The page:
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Do I really need to retain a lawyer to get divorced?

July 17, 2017

The divorce process is rarely one that goes smoothly and without issues. While there are some couples willing and able to end their divorce on a good note in which they remain friendly and kind to one another, many of them cannot do the same. Many couples are angry, hurt, they feel betrayed, and they feel intense anger toward their spouse. They work with their emotions rather than a sense of calm maturity, and they want to hurt their spouse as much as possible. It happens all the time, even to people who simply aren’t like that in reality.

Are you one of those people? It doesn’t matter if you are or not. All that matters is you are at a point in your life where your marriage is no longer working for you and you want to end it for good. It’s time to file for divorce, but you might have a few questions regarding what’s best for you and your family. One of the most commonly asked questions is whether an attorney is an absolute necessity in the divorce process.

Do I really need an attorney to get divorced?

No, you don’t need an attorney to get a divorce. There is no law in effect anywhere that stipulates and requires any party retain a divorce attorney to end their marriage. However, it’s recommended for many couples. The ideal situation is an amicable divorce. Both you and your spouse make the decision to end your marriage together. You agree to a custody arrangement if you have kids, and you split your assets and debts in a way that makes you both feel happy.

If you can do that, you don’t need an attorney. You can download the proper forms online, pick them up at your local courthouse, and you can file the paperwork and pay the fee on your own. Very few people have the ability to handle divorce in this manner. Most people want to obtain an attorney so they can fight for what they want, get what they can, and so they’re sure they’re not being taken advantage of by their spouse.

When do I hire an attorney?

If you’re capable of getting a divorce while still maintaining a partnership and teamwork with your soon-to-be ex, you don’t need an attorney. If you cannot get along long enough to agree on anything, you might want to hire an attorney. If you have a lot of money on the line, a business, or even an inheritance you brought into the marriage, an attorney can help you legally protect those items so you’re not as likely to lose them in your divorce.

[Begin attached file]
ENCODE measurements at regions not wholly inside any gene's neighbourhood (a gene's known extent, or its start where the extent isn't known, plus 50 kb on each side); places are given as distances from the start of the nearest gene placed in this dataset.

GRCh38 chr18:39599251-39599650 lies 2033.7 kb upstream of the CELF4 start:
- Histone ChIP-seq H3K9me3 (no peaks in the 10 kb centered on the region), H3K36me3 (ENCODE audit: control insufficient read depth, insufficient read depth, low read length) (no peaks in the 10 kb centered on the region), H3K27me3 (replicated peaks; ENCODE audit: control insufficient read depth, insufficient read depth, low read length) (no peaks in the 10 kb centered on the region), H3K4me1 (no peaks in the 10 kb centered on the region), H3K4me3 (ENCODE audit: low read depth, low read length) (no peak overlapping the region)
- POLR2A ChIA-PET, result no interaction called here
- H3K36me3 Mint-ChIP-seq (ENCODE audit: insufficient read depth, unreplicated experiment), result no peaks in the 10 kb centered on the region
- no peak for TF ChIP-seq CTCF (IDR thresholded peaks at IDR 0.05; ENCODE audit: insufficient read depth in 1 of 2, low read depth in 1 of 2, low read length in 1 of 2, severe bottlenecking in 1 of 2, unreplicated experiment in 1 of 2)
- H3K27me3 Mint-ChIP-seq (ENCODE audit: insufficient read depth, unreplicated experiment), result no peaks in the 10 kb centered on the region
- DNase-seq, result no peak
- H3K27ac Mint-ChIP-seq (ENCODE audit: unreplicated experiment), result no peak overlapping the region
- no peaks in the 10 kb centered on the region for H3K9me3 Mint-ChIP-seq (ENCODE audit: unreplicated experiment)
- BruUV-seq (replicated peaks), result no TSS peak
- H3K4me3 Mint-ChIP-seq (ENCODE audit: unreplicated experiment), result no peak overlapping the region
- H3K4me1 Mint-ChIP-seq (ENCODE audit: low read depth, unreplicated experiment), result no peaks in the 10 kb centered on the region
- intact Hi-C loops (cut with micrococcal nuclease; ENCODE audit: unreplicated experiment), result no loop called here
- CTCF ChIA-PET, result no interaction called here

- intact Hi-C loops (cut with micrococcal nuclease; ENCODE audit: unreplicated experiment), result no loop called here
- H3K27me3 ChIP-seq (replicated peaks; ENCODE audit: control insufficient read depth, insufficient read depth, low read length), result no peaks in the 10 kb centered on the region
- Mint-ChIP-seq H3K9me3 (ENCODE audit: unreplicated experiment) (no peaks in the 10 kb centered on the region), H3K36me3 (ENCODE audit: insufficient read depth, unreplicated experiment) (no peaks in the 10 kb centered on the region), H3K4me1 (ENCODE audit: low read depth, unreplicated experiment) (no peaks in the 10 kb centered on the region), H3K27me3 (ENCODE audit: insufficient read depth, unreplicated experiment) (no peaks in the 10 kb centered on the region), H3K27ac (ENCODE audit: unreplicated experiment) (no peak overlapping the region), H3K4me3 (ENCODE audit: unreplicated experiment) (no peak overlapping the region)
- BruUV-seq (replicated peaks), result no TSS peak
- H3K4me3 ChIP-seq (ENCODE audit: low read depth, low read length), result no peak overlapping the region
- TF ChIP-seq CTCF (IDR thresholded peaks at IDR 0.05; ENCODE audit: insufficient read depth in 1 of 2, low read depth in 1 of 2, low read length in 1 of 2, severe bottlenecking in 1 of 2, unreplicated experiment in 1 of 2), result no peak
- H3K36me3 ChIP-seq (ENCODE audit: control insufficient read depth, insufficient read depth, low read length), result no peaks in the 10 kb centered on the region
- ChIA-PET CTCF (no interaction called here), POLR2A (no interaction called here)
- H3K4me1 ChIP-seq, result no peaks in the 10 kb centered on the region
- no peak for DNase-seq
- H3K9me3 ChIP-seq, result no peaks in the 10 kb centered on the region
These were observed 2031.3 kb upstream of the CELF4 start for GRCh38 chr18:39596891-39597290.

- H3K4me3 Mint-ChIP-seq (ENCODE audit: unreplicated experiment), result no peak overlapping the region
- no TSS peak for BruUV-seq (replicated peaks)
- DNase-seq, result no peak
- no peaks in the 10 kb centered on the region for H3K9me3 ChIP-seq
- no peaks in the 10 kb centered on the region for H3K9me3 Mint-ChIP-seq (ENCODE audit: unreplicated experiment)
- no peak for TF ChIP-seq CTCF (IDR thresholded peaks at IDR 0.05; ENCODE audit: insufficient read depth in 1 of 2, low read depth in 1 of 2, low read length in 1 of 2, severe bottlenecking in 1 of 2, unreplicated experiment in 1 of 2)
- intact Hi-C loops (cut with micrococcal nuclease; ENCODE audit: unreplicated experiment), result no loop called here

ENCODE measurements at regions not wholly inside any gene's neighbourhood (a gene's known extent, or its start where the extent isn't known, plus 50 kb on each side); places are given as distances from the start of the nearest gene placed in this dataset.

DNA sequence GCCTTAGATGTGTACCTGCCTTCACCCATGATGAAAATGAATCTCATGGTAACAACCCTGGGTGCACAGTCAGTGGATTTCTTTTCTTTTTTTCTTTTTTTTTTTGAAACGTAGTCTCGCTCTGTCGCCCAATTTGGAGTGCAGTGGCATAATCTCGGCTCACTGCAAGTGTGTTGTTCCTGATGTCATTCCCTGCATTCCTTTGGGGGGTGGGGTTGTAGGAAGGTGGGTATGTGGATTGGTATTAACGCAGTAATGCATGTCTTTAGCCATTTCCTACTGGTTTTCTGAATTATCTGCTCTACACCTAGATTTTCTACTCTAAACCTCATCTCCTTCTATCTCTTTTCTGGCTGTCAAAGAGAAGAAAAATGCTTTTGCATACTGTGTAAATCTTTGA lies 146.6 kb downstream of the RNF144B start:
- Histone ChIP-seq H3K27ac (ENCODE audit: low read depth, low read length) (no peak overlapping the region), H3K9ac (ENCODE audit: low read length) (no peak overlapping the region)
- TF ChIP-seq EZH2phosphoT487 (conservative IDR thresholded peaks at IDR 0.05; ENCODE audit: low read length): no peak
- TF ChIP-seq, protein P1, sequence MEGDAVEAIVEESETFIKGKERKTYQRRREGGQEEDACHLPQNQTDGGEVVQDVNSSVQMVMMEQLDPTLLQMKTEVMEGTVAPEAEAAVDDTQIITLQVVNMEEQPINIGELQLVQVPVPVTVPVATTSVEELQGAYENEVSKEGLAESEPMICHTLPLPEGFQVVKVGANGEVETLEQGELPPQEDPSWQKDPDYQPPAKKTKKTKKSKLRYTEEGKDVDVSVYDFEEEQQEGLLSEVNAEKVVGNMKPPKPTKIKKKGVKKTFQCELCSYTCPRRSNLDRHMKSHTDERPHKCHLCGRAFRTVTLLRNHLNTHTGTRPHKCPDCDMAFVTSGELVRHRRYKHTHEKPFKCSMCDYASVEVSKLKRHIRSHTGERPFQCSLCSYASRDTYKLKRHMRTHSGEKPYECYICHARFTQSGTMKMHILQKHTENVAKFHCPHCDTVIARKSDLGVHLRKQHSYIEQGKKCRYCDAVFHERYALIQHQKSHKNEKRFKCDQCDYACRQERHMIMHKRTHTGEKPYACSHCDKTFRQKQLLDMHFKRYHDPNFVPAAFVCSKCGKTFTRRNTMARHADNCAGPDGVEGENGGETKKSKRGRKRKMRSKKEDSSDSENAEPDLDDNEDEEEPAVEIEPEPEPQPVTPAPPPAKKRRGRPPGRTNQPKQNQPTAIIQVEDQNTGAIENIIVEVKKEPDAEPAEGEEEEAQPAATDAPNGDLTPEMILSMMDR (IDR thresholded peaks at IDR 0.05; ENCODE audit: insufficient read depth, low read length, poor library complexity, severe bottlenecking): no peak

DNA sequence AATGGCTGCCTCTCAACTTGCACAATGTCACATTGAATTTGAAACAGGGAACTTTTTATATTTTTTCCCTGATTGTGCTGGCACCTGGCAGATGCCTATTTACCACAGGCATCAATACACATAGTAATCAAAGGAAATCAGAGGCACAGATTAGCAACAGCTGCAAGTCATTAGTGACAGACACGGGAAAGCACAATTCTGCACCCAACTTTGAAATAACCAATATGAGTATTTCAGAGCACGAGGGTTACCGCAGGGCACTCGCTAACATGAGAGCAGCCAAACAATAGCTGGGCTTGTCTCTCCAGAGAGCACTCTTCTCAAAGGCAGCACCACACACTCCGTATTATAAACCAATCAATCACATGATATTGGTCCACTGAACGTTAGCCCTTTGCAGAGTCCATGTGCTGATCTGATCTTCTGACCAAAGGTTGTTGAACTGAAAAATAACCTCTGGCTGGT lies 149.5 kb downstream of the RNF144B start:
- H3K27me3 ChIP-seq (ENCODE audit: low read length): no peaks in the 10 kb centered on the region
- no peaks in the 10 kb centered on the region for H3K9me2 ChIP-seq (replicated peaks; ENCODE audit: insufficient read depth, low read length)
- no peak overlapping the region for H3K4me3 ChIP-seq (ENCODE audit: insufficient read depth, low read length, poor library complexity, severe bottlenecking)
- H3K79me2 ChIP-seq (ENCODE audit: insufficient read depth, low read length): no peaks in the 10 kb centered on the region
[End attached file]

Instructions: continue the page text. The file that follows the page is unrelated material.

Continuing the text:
The purpose of an attorney is not just to file paperwork and talk to you about legalities. Sometimes an attorney acts as a mediator who can get papers signed and situations handled without causing even bigger issues. Attorneys can work together to create a happier divorce without causing bigger arguments and more animosity. Your divorce attorney and your spouse’s attorney aren’t involved in a personal relationship not working out, so chances of every little discussion turning into an argument or fight are slim.

How do I find the right attorney?

Never hire just any attorney when it’s time to get divorced. Speak to several. Ask for recommendations, meet with several attorneys, and get to know them. The attorney you hire should be someone you have a good working relationship with, someone you feel comfortable with, and someone who comes highly recommended by others who’ve gone through this horrible time in their own lives. If you don’t feel comfortable with your own attorney, you might not want to work with that person.

You also want an attorney with experience. You want someone who can get you what you want, who can handle your divorce the way you want it handled, and someone who charges you a fair fee. You’re not required to hire an attorney, but it’s often the most helpful answer.

If your spouse is hiring an attorney or his or her own, you do want to consider hiring one even if it wasn’t your original plan. Two attorneys working together is much more amicable than you working against an attorney who has the advantage of being familiar with the law while you’re not. You don’t have to hire an attorney, but you should consider what it means to you, your financial situation, and the outcome of the end of your marriage.

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